In conclusion, BUSA acknowledged the constructive role played by the CCMA in assisting the parties at NEDLAC to achieve much higher degrees of consensus in the negotiations on both these Bills. BUSA supported transformation in the workplace and the implementation of affirmative action measures to redress disadvantages in employment to ensure equitable representation in all occupational categories and levels in the workforce. They acknowledged that 19 years into SA's new democracy, black people, women and people with disabilities continued to be underrepresented in the country’s workforce and company boards. BUSA, as organised business, had committed to work with its members to support programmes for social and economic transformation.

Discussion
Mr Nyekemba, as interim Chairperson, thanked the presenters. He opened the floor to Members noting comments were welcome but not political speeches.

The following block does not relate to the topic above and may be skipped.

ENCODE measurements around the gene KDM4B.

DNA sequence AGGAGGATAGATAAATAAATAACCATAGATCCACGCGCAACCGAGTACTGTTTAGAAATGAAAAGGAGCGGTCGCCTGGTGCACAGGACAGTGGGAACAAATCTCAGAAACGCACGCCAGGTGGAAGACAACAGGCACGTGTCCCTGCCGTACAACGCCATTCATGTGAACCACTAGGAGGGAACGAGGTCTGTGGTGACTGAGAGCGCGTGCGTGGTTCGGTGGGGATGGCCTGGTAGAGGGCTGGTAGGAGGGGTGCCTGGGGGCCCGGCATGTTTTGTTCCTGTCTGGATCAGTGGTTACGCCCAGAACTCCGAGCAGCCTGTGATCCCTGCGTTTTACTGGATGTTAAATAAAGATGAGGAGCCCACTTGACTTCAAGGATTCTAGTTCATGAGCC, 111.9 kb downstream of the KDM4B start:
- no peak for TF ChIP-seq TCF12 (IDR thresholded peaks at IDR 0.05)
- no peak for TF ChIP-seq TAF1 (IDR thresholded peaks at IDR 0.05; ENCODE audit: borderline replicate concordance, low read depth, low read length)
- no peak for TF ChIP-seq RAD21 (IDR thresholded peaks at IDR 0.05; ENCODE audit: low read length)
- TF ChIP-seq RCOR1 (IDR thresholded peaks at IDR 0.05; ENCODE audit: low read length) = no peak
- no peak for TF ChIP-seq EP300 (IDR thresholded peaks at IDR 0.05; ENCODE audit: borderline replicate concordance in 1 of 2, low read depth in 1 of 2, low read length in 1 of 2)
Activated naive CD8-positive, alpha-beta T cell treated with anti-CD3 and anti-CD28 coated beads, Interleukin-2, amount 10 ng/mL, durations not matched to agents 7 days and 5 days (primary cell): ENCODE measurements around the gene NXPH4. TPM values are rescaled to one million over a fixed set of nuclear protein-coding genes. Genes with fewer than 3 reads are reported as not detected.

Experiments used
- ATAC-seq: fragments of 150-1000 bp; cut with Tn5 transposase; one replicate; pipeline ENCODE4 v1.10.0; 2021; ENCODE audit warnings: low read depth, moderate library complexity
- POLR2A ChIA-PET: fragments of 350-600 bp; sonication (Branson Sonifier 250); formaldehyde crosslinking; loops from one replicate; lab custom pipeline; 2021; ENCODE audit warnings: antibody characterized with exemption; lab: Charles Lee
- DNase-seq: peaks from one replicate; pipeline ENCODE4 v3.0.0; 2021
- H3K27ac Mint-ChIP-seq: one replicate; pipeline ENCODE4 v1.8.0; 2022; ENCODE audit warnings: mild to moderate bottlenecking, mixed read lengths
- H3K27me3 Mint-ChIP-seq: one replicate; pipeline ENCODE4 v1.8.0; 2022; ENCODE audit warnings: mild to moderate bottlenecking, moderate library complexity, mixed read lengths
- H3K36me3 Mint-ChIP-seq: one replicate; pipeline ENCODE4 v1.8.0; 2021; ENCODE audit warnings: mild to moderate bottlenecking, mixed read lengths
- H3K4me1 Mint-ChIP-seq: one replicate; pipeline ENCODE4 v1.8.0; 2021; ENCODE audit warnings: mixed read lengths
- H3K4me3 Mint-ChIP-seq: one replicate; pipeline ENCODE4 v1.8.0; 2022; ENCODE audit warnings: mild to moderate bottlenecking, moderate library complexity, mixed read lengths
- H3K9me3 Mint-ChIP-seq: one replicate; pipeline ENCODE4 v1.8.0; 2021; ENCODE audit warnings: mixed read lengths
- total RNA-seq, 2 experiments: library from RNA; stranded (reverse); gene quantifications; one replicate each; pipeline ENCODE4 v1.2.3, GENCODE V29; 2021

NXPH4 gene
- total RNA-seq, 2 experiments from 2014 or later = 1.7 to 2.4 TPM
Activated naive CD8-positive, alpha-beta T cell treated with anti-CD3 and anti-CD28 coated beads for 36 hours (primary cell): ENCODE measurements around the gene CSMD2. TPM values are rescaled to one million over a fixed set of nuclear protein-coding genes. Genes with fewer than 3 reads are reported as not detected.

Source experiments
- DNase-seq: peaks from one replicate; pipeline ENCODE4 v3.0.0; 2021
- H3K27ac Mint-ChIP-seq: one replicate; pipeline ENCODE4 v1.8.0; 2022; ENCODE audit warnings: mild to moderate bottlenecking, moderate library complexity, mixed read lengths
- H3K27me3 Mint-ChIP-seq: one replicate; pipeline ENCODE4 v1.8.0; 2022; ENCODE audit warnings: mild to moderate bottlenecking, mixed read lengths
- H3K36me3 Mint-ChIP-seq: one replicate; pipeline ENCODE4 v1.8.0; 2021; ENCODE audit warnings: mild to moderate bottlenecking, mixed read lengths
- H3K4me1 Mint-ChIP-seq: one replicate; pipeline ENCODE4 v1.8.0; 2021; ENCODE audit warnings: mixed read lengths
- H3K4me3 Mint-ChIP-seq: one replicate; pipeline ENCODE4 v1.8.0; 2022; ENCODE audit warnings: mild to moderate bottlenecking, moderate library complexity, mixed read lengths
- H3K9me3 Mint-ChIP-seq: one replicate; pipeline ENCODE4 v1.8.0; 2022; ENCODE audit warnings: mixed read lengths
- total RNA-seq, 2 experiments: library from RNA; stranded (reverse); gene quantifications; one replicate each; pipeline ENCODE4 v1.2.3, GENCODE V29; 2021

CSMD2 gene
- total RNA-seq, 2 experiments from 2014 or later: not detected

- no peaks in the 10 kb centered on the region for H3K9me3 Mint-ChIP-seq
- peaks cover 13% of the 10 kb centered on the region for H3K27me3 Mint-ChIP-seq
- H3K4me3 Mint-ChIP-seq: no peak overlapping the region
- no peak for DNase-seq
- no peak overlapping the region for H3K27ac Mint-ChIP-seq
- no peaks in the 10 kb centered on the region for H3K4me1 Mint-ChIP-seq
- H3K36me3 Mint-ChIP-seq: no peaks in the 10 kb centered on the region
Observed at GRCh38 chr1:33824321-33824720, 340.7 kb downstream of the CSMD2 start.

Mr Maserumule said it was refreshing to engage with the captains of industry who took fundamental economic decisions. There could not be continual discussion without implementation especially after 19 years from the 1990 Groote Schuur Minute, the Pretoria Minute and so on until the transitional constitution - this engagement had to stop for implementation to occur. Practically, there was always resistance from big business to comply or an argument for business being slow to come on board. He asked if they were government, what would they do about non-compliance? Business was here and answers were needed as they could not continually merely talk.